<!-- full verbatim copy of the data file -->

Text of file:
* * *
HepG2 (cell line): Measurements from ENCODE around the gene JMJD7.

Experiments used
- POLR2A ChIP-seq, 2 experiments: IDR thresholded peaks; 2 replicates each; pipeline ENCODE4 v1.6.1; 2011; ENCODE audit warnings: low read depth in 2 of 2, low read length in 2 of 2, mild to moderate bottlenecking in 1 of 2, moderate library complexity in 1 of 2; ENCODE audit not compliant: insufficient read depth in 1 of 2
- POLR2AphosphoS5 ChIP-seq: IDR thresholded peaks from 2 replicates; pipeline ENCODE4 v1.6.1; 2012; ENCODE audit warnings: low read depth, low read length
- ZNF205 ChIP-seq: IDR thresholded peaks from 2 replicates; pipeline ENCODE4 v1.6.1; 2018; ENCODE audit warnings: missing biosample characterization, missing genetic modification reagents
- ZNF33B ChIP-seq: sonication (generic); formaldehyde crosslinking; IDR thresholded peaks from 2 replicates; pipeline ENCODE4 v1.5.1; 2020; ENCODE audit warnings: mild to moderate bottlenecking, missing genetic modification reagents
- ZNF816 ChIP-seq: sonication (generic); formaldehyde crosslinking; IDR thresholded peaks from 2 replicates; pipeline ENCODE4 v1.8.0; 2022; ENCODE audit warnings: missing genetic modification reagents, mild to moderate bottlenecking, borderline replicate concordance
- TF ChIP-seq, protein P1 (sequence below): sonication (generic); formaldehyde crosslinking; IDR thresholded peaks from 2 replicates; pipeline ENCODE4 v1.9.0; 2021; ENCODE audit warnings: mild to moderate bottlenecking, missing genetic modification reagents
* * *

HepG2 (cell line): Measurements from ENCODE around the gene JMJD7.

Experiments used
- POLR2A ChIP-seq, 2 experiments: IDR thresholded peaks; 2 replicates each; pipeline ENCODE4 v1.6.1; 2011; ENCODE audit warnings: low read depth in 2 of 2, low read length in 2 of 2, mild to moderate bottlenecking in 1 of 2, moderate library complexity in 1 of 2; ENCODE audit not compliant: insufficient read depth in 1 of 2
- POLR2AphosphoS5 ChIP-seq: IDR thresholded peaks from 2 replicates; pipeline ENCODE4 v1.6.1; 2012; ENCODE audit warnings: low read depth, low read length
- ZNF205 ChIP-seq: IDR thresholded peaks from 2 replicates; pipeline ENCODE4 v1.6.1; 2018; ENCODE audit warnings: missing biosample characterization, missing genetic modification reagents
- ZNF33B ChIP-seq: sonication (generic); formaldehyde crosslinking; IDR thresholded peaks from 2 replicates; pipeline ENCODE4 v1.5.1; 2020; ENCODE audit warnings: mild to moderate bottlenecking, missing genetic modification reagents
- ZNF816 ChIP-seq: sonication (generic); formaldehyde crosslinking; IDR thresholded peaks from 2 replicates; pipeline ENCODE4 v1.8.0; 2022; ENCODE audit warnings: missing genetic modification reagents, mild to moderate bottlenecking, borderline replicate concordance
- TF ChIP-seq, protein P1 (sequence below): sonication (generic); formaldehyde crosslinking; IDR thresholded peaks from 2 replicates; pipeline ENCODE4 v1.9.0; 2021; ENCODE audit warnings: mild to moderate bottlenecking, missing genetic modification reagents